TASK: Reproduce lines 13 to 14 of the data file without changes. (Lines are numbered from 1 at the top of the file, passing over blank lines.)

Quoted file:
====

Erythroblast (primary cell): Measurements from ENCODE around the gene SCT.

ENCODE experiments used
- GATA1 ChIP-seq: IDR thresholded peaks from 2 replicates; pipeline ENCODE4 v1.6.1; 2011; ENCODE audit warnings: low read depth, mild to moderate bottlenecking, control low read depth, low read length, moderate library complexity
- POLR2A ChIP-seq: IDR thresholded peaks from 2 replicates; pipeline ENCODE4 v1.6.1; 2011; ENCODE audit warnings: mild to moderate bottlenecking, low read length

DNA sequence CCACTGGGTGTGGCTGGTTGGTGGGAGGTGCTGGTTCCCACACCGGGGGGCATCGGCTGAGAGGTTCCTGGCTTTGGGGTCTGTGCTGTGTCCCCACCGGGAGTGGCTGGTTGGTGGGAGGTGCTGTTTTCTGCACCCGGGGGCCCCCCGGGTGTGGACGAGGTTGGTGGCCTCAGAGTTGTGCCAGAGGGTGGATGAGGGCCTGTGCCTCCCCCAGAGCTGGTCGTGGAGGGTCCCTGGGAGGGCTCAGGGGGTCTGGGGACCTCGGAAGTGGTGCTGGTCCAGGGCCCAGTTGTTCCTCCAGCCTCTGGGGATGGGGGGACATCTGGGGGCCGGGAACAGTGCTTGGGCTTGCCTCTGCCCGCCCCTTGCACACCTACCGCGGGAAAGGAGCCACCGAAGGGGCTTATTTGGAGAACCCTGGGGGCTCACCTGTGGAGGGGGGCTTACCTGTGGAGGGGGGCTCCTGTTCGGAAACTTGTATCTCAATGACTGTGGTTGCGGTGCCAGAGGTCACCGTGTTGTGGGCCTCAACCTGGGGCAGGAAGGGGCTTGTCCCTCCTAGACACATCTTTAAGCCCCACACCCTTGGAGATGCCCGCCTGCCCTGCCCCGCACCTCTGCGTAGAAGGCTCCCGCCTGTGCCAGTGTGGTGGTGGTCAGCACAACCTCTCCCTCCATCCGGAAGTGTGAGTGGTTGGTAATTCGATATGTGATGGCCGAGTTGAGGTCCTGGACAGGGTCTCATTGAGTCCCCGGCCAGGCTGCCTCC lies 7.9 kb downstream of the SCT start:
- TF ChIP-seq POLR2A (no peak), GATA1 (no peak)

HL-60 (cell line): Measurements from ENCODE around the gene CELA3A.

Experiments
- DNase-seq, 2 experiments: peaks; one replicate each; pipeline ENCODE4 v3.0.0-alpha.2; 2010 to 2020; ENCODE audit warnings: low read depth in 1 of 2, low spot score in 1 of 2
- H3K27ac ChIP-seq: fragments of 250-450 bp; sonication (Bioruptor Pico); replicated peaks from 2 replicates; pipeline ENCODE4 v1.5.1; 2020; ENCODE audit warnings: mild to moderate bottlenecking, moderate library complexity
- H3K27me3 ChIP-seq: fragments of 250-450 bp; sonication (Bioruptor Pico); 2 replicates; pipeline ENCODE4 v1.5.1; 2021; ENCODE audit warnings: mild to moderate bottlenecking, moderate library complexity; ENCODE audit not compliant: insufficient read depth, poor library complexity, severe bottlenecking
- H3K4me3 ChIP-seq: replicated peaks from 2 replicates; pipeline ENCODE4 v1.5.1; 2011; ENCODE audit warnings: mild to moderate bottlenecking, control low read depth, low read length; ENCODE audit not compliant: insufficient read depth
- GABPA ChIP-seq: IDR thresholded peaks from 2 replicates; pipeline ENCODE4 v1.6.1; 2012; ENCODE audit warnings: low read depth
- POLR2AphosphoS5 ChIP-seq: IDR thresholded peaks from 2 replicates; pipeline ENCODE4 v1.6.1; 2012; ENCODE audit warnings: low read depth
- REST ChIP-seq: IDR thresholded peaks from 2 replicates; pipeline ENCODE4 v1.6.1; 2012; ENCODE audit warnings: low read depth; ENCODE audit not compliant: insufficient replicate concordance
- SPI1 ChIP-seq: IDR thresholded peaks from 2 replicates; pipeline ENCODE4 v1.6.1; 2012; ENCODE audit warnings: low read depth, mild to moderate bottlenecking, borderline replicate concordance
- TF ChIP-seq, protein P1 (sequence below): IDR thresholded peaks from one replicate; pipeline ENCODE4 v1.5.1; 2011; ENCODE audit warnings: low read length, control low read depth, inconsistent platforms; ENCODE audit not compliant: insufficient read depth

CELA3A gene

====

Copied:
- GABPA ChIP-seq: IDR thresholded peaks from 2 replicates; pipeline ENCODE4 v1.6.1; 2012; ENCODE audit warnings: low read depth
- POLR2AphosphoS5 ChIP-seq: IDR thresholded peaks from 2 replicates; pipeline ENCODE4 v1.6.1; 2012; ENCODE audit warnings: low read depth